Residential developers have long understood the market appeal of offering different models within the same community. Builders of rowhouses in the nineteenth century offered buyers choices in trim and other decorations, although the underlying houses remained the same. In Celebration, the builders offered multiple models and up to threedifferent facades for each of them. The opportunity to choose a model and facade was an act of empowerment in a development where there were few opportunities for exercising choices.
What was not subject to choice were the prices, which were non-negotiable and well above the median for the rest of Osceola County, which in 1995 was only $80,000. Nonetheless, twelve hundred people put down deposits of up to $1,000 for a chance at one of the initial houses and apartments.
As the hoppers spun and names were drawn and read out, there were cheers for the lucky winners. Those who got low numbers got first crack at signing contracts with the Disney-approved builders and choosing among the six house stylesCoastal, Classical, Colonial Revival, French Normandy, Mediterranean, or Victorian.
Later, as we got to know our neighbors, we discovered that attending the lottery was a badge of honor, akin to having been at Woodstock in your late teens or early twenties. Some people had gone to extraordinary lengths to be there, and many entered more than one lottery to improve their chances of winning. The deposits were refundable for people who did not get a low enough number to buy a house and for those who decided to back out before signing their contract. Those who entered multiple lotteries had the option of consolidating their deposits on the house of their choice or getting the additional deposits back.
"I paid with three one-thousand-dollar checks at the entrance to each tent," recalled Dan Rudgers, a music teacher in his mid-fifties from Long Island, New York. "I entered lotteries for a town house, a Cottage home, and a Village home. What I really wanted was a town house. I remember my lottery number for the town house, like a kid who remembers his number in the military draft in the seventies. It was four hundred fifty-seven, and I wasn't sure I'd get one. But eventually enough people dropped out of the Townhomes that it looked like I'd make it. So I consolidated my checks into a single deposit on the town house. That day was euphoric. It was just like everybody was so into this community and you just knew it was going to work."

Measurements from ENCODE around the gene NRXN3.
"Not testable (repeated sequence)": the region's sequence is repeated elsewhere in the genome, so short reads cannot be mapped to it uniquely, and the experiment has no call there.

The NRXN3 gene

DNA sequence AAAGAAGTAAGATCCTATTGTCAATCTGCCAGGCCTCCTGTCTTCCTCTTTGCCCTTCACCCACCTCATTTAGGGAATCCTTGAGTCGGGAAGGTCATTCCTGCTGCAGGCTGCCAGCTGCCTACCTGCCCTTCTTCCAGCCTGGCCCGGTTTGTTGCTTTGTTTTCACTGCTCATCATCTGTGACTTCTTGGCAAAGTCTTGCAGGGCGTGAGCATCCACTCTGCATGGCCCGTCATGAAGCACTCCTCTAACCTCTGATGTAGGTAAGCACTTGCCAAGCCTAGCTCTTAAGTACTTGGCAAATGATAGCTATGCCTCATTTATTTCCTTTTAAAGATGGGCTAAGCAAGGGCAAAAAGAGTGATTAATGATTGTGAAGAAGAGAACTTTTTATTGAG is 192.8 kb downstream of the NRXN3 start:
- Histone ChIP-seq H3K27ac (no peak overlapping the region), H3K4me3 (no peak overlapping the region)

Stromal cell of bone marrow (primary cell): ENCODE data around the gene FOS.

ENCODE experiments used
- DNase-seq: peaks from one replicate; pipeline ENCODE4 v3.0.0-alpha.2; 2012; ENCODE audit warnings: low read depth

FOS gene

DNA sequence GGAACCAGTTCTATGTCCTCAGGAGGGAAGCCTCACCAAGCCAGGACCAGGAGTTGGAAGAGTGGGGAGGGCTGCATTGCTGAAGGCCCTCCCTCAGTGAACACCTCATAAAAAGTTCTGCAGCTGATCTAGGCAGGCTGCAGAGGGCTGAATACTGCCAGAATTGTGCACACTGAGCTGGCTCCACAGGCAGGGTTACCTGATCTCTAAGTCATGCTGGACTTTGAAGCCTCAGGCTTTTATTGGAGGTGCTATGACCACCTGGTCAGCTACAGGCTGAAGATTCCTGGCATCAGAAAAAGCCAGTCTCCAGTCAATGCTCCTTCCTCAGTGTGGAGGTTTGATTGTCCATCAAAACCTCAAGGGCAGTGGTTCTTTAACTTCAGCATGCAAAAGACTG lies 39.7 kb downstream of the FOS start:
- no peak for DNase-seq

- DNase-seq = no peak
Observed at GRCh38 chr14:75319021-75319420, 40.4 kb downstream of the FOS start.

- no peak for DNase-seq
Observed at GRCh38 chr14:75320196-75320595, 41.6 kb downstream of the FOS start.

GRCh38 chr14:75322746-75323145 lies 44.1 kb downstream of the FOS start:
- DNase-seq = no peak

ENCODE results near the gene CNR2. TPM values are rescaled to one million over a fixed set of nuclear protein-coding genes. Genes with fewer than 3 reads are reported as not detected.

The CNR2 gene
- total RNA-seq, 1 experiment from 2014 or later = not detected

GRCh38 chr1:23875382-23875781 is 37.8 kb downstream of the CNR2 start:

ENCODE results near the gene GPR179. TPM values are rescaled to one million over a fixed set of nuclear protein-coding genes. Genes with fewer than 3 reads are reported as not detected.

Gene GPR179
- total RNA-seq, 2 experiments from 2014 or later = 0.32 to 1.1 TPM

Like many people in the first wave of residents, Rudgers was drawn by the Disney name. As a child in upstate New York, he had been a Mouseketeer, watching Disney's afternoon television show with his mouse ears on and, like Doug, he had had a big crush on Annette Fun-nicello.As he grew up, he switched to watching the Wonderful World of Disney and eventually moved on to Disney World itself.
"Every Sunday night this image of this beautiful, happy place in California would be on the television screen, and I just fell in love with it," said Rudgers. "Then, in 1971, while I was a graduate student at the University of Michigan, I heard that they were opening Disney World down here. There was nothing that could keep me from coming. On spring break, a buddy of mine and I grabbed two women, and we drove twenty-four hours straight from Ann Arbor. Of course, they went to the beach, and I went to Disney World."
Since he finished graduate school and started teaching, in 1972, Rudgers estimated that he had come to Disney World an average of three times a year. Some years he wasn't able to make it at all, but the next year he would make up for the loss by visiting five or six times. "I'm a dyed-in-the-wool Disney freak," he said proudly one day as he sat in the kitchen of his town house.
Rudgers first heard of Celebration in the early nineties. During a Christmas parade he was watching on television, there was a brief announcement that Disney was going to build a town in Florida. For three years, he peppered Disney executives with phone calls and letters, desperate for solid information about their plans. He got on a mailing list and began to receive tantalizing information about the plans, still in their infancy.